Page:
Structurally Unsound Composite Floor Joists
Floor Fails to Take the Load in Bovis New Build
We carried out an inspection of a Bovis new build last week that was less than 2 years old and in buildings of this age you don’t expect to find structurally unsound composite floor joists in the floor but that is precisely what we did find.
We noted a number of defects to the first floor all centred on the landing area between three bedroom access doors and the airing cupboard.
We noted a large run out to the base of a bedroom door but checking the door showed it to be square, whereas the floor to the landing area was sloped significantly.
Moreover, we noted large gaps to the base of the bedroom door frames, which were so large that we could see where the nails in the sole plate had pulled from the floor as the floor had sank.
We then found that the dividing wall between the bedroom and airing cupboard could actually be rocked from side to side, and of course this movement explained why a number of cracks had opened up to skirting boards and door architraves.
Floor defects point to simple conclusion
We’ve inspected properties on this site before so we are intimately familiar with the construction and poor build quality so we know that the floors are constructed using composite I beams, which are then overlaid with tongue and grooved chipboard.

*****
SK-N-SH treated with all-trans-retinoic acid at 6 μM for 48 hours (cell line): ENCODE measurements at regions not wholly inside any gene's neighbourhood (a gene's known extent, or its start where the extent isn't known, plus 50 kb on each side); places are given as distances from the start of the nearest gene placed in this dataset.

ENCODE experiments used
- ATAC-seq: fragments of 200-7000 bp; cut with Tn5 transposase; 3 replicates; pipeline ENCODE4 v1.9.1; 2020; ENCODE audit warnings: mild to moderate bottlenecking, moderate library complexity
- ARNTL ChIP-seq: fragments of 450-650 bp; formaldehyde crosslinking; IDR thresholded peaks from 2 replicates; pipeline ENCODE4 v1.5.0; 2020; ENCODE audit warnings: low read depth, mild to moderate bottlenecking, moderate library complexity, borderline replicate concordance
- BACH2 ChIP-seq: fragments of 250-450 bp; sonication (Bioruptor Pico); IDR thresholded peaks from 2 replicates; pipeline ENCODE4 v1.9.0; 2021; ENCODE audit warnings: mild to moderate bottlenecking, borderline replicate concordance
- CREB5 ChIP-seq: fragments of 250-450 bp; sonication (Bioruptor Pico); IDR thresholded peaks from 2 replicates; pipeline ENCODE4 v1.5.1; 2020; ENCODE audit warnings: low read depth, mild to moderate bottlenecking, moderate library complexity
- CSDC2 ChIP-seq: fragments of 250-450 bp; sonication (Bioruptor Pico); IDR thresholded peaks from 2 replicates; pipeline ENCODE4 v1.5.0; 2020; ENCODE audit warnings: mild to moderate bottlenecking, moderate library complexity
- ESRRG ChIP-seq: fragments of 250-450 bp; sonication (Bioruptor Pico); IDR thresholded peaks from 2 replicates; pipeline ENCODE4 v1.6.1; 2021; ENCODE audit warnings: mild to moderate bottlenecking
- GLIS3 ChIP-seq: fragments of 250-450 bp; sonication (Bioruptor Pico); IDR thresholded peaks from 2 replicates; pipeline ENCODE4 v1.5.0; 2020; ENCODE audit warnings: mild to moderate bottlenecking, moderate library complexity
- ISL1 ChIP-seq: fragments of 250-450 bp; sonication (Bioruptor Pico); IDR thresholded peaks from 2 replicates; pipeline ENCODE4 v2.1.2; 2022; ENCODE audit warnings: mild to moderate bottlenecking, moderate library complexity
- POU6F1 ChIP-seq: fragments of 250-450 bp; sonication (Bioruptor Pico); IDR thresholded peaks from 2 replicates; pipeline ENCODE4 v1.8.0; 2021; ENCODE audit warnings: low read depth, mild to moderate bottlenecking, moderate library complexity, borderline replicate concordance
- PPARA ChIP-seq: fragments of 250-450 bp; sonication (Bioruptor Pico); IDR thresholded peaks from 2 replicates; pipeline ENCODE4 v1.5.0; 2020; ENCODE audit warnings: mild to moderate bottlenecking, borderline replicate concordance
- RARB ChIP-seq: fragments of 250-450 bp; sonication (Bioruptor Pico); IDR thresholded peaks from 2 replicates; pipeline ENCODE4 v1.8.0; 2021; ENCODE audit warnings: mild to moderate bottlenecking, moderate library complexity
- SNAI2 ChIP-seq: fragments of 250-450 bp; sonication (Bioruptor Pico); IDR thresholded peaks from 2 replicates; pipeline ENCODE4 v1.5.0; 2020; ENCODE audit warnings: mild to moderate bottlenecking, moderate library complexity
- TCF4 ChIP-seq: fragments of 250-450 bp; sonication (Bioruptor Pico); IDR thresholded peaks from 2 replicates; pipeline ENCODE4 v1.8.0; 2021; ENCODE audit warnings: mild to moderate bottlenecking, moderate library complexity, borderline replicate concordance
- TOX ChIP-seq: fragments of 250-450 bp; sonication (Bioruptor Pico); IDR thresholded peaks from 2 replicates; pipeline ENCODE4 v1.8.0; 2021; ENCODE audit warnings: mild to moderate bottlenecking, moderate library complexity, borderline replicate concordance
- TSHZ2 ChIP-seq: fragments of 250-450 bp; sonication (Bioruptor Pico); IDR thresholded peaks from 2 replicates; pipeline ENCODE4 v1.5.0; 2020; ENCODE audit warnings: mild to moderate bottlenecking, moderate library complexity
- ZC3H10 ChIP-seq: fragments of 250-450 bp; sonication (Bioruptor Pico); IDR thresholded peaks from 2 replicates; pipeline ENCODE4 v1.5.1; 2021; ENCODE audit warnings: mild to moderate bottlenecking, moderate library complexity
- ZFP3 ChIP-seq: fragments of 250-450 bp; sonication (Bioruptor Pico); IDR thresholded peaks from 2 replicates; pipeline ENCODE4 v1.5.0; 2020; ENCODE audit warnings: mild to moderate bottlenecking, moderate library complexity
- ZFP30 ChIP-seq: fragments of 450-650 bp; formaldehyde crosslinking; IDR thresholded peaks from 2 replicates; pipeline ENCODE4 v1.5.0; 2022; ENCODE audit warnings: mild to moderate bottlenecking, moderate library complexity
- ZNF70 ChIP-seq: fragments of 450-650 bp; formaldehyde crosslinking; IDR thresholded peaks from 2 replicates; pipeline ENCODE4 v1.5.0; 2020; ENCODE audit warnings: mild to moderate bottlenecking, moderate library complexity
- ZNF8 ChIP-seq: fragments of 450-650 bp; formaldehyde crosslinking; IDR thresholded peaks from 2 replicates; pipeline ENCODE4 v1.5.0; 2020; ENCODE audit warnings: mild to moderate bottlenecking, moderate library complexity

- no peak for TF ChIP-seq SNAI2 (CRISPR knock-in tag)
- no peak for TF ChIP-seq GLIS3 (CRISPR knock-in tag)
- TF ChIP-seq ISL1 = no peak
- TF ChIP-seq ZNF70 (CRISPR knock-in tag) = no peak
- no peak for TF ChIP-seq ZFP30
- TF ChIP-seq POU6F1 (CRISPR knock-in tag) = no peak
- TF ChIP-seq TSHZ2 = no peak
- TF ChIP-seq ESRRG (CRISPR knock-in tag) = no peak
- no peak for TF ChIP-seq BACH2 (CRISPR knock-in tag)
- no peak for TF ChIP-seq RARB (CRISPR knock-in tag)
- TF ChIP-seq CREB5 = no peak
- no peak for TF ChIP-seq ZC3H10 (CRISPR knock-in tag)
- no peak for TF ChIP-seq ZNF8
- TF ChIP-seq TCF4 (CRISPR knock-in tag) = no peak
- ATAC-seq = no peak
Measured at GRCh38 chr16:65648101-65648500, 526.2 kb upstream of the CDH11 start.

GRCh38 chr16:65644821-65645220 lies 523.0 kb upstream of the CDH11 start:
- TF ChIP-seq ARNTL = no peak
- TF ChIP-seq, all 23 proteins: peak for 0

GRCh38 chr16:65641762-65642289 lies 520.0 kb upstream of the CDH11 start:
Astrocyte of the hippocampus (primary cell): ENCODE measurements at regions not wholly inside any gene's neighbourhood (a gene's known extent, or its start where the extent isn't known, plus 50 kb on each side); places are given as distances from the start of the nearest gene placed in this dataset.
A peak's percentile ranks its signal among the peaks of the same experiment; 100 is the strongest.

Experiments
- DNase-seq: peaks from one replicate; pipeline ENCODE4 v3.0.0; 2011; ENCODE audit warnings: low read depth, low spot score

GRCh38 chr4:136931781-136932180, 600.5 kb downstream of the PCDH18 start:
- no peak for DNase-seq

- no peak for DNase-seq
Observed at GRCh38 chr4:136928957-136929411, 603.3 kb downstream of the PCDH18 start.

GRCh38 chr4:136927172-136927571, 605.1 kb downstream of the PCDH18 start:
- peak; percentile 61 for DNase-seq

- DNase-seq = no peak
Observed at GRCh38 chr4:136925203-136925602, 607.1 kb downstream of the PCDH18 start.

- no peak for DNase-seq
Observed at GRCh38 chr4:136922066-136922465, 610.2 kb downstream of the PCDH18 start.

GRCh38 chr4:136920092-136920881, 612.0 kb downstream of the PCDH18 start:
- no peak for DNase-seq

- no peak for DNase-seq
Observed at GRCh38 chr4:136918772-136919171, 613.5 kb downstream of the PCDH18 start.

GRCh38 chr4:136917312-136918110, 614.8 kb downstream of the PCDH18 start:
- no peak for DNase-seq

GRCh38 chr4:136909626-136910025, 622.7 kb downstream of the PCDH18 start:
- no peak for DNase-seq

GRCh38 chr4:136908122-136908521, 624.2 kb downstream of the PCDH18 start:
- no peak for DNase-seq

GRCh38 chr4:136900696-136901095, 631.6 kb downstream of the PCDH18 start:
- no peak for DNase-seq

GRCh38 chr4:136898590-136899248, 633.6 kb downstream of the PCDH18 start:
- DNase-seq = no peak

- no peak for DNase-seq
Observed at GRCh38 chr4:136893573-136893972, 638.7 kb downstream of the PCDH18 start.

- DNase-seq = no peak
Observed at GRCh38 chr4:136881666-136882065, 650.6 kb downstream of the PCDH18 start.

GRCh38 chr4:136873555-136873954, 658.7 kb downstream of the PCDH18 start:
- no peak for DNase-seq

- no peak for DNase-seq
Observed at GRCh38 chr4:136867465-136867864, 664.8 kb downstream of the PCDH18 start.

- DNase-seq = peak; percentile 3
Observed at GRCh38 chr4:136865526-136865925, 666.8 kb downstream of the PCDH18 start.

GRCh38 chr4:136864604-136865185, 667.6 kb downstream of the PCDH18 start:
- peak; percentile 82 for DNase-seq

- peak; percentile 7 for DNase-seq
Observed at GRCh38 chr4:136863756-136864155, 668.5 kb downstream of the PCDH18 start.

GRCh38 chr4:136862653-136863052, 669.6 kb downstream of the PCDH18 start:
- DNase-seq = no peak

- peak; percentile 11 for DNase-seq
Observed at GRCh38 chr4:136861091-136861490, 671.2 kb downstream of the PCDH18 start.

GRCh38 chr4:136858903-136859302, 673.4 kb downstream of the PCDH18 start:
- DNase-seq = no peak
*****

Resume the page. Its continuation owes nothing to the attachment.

Failure of Composite Floor Joists
In this particular case the range of defects led to one very obvious and significant conclusion, the floor was failing under the weight of the Megaflo hot water cylinder in the airing cupboard. The cylinder was not sat on a plinth and we are of the opinion that the floor was not strengthened in any way to take the significant weight of this live load, which could be in the region of 350Kg’s.
As expected we also noted that the kitchen ceiling below was showing evidence of bowing under the live load and we have to wonder how many more properties on this new development will suffer from the same problem?